But Norquist insisted that Bush remains determined to move on Social Security reform, and added that action will be impossible unless the president lays out his agenda now. “The president can’t do it [after the election] unless he talks about it [before the election],” Norquist said.
On Capitol Hill, meanwhile, lawmakers have begun to press the debate in earnest, with Reps. Sam Johnson (R-Texas) and Paul Ryan (R-Wis.) introducing plans before the August recess.
“I think the fact that they wanted to get their plans out there [in the current Congress] is a sign that there is real interest,” one senior Ways and Means aide said.
The aide indicated that there has been “some dialogue” between the committee and the White House in recent weeks. But the aide added, “We’re all obviously waiting to hear what’s said next week at the convention.”
In fact, Social Security reform has loomed near the top of Bush’s agenda since 2000, when he first made it an issue in his bid for the White House. In the broadest terms, the president proposed giving taxpayers the option of controlling a portion — perhaps one-sixth — of the money that their payroll taxes kick in to the retirement program.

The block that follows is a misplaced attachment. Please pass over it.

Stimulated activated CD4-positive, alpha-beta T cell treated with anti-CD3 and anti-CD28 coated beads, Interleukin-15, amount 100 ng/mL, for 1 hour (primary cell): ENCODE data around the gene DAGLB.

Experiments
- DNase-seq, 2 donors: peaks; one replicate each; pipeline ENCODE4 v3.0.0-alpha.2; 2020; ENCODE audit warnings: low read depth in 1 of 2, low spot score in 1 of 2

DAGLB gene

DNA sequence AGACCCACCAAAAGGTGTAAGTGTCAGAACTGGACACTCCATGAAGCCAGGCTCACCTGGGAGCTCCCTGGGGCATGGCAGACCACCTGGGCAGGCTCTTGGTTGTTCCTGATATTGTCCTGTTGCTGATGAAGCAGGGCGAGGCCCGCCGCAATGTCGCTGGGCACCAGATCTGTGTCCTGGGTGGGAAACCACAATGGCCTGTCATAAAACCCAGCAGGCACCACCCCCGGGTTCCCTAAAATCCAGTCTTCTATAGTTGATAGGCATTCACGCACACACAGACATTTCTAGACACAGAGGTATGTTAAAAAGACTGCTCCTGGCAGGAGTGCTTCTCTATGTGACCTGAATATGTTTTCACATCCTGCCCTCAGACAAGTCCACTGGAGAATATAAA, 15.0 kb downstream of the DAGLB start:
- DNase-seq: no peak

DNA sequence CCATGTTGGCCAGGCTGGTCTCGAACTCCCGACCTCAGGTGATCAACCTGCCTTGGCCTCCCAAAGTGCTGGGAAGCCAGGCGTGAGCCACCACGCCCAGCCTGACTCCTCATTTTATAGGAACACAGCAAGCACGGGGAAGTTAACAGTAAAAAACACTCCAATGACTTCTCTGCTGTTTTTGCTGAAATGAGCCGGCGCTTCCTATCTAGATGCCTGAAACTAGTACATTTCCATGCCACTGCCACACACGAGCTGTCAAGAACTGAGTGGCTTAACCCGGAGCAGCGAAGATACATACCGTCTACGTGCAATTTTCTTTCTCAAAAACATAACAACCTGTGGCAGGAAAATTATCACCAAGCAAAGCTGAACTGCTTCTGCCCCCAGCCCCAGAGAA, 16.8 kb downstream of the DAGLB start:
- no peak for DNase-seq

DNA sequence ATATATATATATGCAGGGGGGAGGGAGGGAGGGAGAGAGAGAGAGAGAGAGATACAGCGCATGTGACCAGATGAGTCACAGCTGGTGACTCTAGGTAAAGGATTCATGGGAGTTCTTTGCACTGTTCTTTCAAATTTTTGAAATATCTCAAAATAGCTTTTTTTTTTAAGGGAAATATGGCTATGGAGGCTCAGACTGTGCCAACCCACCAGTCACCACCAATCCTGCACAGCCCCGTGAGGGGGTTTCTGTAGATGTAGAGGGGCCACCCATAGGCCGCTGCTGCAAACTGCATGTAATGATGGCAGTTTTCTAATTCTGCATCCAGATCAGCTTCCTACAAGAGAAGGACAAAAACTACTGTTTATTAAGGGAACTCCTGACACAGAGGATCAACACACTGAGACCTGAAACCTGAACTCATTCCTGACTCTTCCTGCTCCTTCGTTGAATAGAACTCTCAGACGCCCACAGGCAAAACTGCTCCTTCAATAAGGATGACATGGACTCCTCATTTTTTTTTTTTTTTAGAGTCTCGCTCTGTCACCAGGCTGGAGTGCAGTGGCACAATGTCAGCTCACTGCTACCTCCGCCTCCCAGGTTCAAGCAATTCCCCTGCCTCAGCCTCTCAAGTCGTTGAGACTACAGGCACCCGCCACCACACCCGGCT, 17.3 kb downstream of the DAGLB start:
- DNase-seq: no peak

This plan would enable people to shift that money to one investment vehicle or another, with the hope that it would provide a better long-term return than they would otherwise receive from leaving it in the Social Security “trust fund.”
After the 2000 election, however, reform plans failed to get traction on Capitol Hill. In large part, this was due to the success of Congressional Democrats in casting the idea as a backdoor effort to “privatize” Social Security and thereby threaten the federal government’s lock-solid guarantee to retirees.
While refusing to “get ahead” of the president’s message this week, White House spokeswoman Claire Buchan said the president has continued to talk about Social Security reform on the campaign trail and continues to consider it a priority. She cited the legislation recently offered on Capitol Hill as evidence that interest is building on the issue.
“That’s very constructive to the dialogue,” Buchan said.